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How to Work Out with Asthma: A Breathing Guide

If you have asthma, exercising can be a challenge. However, exercise is essential for maintaining good health, and asthma should not stop you from being physically active.


Exercising can be difficult if you suffer from asthma. However, physical activity is necessary for maintaining a healthy state, and having asthma should not prevent you from participating in such activities. You can exercise safely and without triggering asthma symptoms if you are able to master the appropriate breathing techniques.

How to Exercise with Asthma in 7 ways

In this article, we will go over some helpful tips on how to exercise with asthma and different breathing techniques that will make it easier for you to breathe while you are exercising.

Consult with Your Doctor

Before starting any exercise program, it’s important to talk to your doctor. Your doctor can advise you on the types of exercise that are safe for you, and can also prescribe medications that can help you control your asthma symptoms during exercise.


Warming up before exercising is essential for people with asthma. A good warm-up will help you gradually increase your heart rate, breathing rate, and blood flow to your muscles, and will also help you avoid sudden changes in temperature, which can trigger asthma symptoms.

Use Your Inhaler

Using your inhaler before exercising can help prevent asthma symptoms during your workout. Inhaling bronchodilators, such as albuterol, can help open up your airways and make it easier for you to breathe. Make sure to follow your doctor’s instructions for using your inhaler.

Use Breathing Techniques

Breathing techniques can help you breathe easier during exercise and reduce the risk of asthma symptoms. Some useful breathing techniques include:

  • Diaphragmatic breathing: This technique involves breathing in through your nose and exhaling through your mouth while contracting your diaphragm. This helps you use your diaphragm to take deeper breaths, which can increase your lung capacity and reduce asthma symptoms.
  • Pursed lip breathing: This technique involves breathing in through your nose and exhaling through pursed lips as if you were blowing out a candle. This helps to slow down your breathing and keep your airways open, making it easier to breathe.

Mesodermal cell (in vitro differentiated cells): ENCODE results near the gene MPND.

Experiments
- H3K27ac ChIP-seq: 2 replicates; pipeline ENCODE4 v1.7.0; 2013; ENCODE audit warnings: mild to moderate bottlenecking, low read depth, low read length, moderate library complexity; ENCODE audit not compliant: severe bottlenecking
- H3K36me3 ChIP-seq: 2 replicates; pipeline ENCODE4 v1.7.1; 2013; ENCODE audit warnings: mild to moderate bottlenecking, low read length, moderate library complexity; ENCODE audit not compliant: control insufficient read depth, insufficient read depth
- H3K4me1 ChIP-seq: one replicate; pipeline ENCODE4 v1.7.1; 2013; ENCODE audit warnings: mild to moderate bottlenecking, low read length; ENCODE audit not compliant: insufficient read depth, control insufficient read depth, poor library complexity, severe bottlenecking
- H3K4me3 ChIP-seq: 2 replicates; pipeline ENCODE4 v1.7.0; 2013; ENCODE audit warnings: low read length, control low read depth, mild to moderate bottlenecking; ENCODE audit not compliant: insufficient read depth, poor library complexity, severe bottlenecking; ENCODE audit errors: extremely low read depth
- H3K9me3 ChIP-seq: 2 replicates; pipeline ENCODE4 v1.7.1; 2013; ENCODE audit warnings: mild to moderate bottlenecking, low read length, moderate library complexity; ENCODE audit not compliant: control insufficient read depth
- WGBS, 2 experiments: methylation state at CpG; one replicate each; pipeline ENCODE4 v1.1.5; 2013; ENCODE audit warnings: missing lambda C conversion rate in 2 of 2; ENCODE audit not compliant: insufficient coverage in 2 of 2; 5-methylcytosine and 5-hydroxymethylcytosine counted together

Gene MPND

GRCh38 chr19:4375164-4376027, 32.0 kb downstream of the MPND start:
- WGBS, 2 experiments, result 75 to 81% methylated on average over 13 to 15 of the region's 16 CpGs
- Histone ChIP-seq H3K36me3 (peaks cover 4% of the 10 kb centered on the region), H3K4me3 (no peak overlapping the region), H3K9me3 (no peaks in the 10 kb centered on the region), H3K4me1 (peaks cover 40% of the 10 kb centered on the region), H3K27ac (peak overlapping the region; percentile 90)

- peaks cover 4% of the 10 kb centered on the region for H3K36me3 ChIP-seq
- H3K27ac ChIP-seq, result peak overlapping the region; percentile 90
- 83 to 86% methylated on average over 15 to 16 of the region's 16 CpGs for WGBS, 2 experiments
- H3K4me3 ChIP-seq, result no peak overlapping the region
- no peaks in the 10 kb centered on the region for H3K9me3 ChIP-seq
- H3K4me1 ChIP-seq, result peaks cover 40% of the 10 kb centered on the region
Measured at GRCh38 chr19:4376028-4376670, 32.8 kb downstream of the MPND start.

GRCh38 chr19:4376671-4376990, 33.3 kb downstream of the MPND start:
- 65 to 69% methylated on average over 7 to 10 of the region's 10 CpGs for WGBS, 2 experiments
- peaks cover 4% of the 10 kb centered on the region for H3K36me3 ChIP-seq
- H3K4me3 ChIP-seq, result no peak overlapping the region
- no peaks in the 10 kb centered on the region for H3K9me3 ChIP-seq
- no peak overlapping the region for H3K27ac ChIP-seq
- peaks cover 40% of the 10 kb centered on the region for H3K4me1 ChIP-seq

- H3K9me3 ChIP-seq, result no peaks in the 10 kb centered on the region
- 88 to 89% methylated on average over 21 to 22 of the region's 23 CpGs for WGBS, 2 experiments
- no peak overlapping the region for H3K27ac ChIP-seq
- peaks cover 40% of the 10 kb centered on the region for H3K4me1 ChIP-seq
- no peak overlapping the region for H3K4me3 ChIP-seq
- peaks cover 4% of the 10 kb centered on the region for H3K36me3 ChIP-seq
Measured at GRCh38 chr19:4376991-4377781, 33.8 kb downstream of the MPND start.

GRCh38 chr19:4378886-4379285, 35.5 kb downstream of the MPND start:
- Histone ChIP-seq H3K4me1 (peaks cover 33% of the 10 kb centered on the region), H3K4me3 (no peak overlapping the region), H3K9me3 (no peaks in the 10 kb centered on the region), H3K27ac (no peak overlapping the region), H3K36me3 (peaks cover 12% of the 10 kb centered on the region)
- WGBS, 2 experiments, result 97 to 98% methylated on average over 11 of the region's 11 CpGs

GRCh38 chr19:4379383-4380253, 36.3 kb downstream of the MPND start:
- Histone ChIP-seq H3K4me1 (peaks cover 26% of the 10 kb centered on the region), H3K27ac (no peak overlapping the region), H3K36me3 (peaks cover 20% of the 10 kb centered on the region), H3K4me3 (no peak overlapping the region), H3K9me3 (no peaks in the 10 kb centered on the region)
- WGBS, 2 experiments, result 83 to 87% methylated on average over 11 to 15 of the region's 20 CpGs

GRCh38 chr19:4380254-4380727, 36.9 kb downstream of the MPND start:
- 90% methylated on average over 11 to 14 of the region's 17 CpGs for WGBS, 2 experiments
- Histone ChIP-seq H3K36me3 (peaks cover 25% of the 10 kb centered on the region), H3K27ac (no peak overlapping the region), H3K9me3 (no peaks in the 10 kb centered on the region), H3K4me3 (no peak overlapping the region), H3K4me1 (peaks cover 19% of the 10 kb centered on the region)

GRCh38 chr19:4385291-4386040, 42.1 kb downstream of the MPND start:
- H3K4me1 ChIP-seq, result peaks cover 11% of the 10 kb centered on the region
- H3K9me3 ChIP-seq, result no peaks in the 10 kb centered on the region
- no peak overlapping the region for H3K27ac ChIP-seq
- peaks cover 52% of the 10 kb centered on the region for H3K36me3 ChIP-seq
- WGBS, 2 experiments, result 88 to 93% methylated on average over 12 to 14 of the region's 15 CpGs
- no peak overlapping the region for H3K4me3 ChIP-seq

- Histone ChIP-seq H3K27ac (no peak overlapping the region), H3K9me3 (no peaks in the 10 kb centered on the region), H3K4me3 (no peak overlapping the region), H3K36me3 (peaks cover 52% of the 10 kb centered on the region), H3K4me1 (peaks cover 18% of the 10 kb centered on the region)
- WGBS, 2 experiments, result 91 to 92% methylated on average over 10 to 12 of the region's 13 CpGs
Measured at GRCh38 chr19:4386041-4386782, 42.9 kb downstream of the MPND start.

• Nasal breathing: This technique involves breathing in through your nose and exhaling through your nose. This can help warm and humidify the air you breathe, reducing the risk of asthma symptoms triggered by cold, dry air.
Monitor Your Breathing

Monitoring your breathing during exercise can help you identify when you need to slow down or take a break. If you feel short of breath or wheezy, take a break and use your inhaler if necessary. Don’t push yourself too hard, and remember that it’s okay to take breaks when you need them.

Choose the Right Exercise

Some exercises are more likely to trigger asthma symptoms than others. High-intensity exercises, such as running, can be particularly challenging for people with asthma. Instead, consider low-intensity exercises, such as walking, swimming, or yoga. These exercises can still provide a good workout without putting too much strain on your lungs.

Cool Down

Cooling down after exercise is just as important as warming up. A good cool-down will help you gradually lower your heart rate and breathing rate, and can also help prevent muscle soreness. It’s important to continue using your breathing techniques during the cool-down phase.


Even if you have asthma, you should still exercise regularly because it is essential for maintaining good health. You can exercise safely and without triggering asthma symptoms if you use the right breathing techniques and follow the advice in this article. Don’t forget to consult your primary care physician before beginning any form of physical activity, and always pay attention to what your body is telling you and stop working out when it tells you to.

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